- Time-of-Flight Secondary Ion Mass Spectrometer (ToF-SIMS)
- X-Ray Powder Diffraction Spectrometer (XRD)
- Scanning Auger Electron Microprobe (AUGER)
- Epifluorescence Optical Microscope
- Microplotting System
- Critical Point Drying
- Video Contact Angle System
For more information on each system, see the ICAL web site at: http://www.physics.montana.edu/ical/
CBE Computer Facilities
The CBE maintains several dedicated computational and data storage computer systems including 10 high performance data and image analysis workstations and servers in addition to three large storage servers. The CBE maintains a small to mid-scale computational cluster for modeling and analysis. The center provides personal workstations for staff and graduate students that are connected to the MSU computer network. A student computer laboratory offers nine state-of-the-art PCs along with scanning and printing services.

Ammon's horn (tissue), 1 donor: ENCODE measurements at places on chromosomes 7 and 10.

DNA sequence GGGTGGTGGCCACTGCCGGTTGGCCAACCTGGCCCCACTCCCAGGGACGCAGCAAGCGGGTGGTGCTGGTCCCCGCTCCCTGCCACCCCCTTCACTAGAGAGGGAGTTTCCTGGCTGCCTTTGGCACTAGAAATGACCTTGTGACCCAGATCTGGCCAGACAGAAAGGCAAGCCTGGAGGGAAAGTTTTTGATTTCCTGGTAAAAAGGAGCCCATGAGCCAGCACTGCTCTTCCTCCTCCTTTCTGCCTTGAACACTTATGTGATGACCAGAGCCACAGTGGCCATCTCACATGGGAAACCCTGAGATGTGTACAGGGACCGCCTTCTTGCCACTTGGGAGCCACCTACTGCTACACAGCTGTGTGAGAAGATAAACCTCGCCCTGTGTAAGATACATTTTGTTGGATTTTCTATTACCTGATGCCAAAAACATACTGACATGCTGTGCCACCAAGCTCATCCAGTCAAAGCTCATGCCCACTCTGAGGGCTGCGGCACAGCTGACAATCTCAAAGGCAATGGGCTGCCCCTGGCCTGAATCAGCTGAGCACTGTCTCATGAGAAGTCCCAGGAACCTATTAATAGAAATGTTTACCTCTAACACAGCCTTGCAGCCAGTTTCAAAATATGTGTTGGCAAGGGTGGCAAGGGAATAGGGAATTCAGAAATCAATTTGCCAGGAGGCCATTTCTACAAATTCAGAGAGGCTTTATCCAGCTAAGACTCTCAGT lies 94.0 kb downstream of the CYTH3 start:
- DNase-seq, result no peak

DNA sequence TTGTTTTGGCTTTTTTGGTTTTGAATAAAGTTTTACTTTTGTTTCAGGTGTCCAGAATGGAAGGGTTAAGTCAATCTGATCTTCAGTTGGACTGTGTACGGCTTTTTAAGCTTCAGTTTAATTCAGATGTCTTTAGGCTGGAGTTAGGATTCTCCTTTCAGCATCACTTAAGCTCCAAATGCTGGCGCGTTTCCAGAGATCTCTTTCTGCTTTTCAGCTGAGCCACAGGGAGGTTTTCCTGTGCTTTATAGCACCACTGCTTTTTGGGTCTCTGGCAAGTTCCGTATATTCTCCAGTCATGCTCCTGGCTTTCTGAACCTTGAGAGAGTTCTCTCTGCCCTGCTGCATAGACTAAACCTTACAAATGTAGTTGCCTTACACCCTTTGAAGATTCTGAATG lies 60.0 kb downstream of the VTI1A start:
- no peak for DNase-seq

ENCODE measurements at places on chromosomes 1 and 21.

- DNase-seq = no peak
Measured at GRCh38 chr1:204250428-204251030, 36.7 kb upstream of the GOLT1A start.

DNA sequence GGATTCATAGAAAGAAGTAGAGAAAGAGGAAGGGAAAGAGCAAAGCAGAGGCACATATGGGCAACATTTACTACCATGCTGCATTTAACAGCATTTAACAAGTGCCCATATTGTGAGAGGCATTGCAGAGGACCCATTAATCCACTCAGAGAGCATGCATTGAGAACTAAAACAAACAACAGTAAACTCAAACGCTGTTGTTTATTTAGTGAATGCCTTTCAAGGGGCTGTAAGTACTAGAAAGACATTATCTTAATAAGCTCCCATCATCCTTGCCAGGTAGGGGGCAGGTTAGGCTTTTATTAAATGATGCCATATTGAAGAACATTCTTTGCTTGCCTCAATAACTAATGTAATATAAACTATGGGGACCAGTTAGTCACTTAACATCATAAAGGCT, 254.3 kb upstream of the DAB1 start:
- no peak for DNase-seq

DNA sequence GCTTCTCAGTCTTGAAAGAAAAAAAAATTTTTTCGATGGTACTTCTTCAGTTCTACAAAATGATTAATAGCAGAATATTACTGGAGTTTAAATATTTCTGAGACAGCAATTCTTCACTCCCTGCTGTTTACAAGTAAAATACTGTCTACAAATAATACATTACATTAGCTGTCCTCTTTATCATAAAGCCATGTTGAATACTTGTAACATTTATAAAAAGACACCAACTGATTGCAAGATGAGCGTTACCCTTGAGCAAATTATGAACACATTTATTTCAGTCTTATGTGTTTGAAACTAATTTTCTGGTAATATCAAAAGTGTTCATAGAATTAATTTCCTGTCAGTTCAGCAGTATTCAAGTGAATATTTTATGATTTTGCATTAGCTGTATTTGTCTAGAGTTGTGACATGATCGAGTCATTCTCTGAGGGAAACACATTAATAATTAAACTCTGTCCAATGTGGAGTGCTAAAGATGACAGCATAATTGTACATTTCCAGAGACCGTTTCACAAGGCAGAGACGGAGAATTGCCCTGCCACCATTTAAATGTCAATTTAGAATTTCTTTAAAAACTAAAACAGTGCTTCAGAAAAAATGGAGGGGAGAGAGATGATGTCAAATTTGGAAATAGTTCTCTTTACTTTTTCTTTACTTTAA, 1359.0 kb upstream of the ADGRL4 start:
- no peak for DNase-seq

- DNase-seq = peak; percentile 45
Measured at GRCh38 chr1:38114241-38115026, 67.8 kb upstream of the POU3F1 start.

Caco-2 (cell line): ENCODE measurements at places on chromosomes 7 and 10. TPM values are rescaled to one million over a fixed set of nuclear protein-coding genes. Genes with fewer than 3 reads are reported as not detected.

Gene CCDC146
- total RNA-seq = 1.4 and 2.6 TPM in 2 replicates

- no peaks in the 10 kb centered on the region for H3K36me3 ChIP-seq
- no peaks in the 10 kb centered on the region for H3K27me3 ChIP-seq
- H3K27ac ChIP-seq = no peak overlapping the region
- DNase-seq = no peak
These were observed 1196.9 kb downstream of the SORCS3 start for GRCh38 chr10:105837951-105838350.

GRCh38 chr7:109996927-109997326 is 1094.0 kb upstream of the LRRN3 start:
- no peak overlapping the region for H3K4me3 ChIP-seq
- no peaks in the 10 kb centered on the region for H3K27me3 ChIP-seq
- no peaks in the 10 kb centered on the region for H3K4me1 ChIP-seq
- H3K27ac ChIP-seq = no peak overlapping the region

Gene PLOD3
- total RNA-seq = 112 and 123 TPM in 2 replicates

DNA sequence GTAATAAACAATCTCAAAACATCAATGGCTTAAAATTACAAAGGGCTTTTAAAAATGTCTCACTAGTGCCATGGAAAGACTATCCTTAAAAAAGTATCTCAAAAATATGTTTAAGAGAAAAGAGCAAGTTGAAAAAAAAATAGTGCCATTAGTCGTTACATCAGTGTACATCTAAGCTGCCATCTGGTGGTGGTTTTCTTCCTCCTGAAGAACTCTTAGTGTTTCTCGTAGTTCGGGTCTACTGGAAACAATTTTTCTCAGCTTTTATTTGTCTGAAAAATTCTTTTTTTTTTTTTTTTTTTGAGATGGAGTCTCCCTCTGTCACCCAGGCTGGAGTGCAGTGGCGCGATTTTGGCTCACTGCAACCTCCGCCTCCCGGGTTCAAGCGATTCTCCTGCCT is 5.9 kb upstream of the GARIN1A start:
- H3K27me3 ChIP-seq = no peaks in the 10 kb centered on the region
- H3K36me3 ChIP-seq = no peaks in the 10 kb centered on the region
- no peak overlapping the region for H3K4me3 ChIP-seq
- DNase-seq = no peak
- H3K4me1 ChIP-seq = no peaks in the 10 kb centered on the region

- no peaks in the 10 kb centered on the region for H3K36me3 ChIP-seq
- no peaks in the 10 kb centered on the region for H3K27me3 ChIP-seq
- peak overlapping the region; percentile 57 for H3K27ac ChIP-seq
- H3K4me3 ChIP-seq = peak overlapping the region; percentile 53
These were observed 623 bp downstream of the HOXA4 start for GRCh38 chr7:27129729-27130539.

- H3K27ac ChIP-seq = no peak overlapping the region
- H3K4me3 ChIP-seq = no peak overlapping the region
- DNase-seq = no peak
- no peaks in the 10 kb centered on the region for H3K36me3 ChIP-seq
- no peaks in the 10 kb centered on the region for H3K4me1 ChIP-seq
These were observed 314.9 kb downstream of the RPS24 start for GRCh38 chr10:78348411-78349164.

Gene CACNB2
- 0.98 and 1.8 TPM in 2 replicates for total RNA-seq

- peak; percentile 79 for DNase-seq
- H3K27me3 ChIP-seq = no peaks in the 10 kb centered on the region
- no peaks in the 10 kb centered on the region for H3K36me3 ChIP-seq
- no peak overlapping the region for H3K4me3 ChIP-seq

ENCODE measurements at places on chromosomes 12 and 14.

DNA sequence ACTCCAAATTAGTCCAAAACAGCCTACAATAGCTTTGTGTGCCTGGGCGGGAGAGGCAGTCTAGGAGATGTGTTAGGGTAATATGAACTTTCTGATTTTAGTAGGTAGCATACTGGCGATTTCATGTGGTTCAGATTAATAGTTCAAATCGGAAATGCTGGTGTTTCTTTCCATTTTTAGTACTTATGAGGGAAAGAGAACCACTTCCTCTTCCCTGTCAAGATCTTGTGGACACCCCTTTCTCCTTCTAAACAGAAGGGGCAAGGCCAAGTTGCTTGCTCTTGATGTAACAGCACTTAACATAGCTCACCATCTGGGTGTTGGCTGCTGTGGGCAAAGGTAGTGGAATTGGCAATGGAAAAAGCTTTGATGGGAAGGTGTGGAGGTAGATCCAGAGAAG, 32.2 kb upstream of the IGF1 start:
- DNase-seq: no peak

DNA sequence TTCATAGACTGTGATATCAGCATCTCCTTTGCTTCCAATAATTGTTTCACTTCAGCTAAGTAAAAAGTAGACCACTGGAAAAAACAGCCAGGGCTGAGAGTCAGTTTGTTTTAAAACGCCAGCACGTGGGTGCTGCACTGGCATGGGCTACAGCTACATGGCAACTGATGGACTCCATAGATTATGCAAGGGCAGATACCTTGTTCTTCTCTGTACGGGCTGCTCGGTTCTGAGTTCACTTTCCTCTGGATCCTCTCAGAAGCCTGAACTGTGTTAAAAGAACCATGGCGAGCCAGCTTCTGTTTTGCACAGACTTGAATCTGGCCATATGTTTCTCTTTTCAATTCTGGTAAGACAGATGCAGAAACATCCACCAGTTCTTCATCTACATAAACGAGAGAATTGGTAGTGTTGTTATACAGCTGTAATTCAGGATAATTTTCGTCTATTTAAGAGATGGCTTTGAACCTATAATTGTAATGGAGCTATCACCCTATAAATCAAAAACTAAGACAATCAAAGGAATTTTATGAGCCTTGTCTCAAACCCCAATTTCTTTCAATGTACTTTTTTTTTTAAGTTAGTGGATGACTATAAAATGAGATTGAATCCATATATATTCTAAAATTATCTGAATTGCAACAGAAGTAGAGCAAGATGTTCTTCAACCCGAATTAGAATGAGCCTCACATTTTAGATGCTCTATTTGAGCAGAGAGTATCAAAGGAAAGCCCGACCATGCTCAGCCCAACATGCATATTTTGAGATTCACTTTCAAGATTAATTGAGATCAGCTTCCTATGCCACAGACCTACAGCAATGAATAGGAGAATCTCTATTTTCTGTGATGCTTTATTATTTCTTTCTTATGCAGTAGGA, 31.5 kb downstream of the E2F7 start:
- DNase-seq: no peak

Additionally, CBE staff and students have access to the centrally maintained computational cluster for data manipulation, analysis, and mathematical modeling. This cluster consists of 77 nodes with a total of 1300 hyper-threaded cores and 22 teraflops of computing power.